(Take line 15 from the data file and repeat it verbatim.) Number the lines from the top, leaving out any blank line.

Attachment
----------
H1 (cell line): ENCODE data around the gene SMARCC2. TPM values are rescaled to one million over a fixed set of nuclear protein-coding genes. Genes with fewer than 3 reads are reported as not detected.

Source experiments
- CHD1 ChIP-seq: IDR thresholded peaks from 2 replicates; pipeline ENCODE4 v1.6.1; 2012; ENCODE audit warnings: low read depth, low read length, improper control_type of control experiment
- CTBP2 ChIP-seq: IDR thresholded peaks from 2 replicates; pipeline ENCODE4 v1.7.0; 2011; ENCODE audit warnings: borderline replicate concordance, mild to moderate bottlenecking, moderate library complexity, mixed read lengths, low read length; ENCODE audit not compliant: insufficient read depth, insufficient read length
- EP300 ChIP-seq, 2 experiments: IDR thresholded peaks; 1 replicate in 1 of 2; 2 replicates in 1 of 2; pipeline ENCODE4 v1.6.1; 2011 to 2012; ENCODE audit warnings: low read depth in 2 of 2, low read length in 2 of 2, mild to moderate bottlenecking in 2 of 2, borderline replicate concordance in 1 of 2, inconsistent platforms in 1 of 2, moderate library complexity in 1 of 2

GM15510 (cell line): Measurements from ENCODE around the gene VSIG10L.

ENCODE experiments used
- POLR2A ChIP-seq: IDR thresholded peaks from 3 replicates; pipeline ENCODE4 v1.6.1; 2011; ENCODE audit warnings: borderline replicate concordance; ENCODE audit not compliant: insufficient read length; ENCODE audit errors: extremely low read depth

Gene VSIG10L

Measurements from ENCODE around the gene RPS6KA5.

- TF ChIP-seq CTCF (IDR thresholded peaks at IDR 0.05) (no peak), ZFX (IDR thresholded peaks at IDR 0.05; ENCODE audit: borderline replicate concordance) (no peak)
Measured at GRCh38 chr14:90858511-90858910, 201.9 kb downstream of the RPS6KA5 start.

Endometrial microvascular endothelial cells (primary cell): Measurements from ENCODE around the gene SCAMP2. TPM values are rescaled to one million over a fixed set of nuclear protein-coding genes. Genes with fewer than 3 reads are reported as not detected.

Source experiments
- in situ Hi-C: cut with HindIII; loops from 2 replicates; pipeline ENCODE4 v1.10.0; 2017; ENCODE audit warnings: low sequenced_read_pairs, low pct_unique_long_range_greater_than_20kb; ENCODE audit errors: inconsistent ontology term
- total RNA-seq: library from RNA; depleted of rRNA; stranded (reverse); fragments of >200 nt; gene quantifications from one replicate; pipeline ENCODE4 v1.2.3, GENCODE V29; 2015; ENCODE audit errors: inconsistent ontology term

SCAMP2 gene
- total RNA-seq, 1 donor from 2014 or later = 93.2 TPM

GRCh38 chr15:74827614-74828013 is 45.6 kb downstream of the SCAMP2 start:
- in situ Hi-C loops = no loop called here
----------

- in situ Hi-C: cut with HindIII; loops from 2 replicates; pipeline ENCODE4 v1.10.0; 2017; ENCODE audit warnings: low sequenced_read_pairs, low pct_unique_long_range_greater_than_20kb; ENCODE audit errors: inconsistent ontology term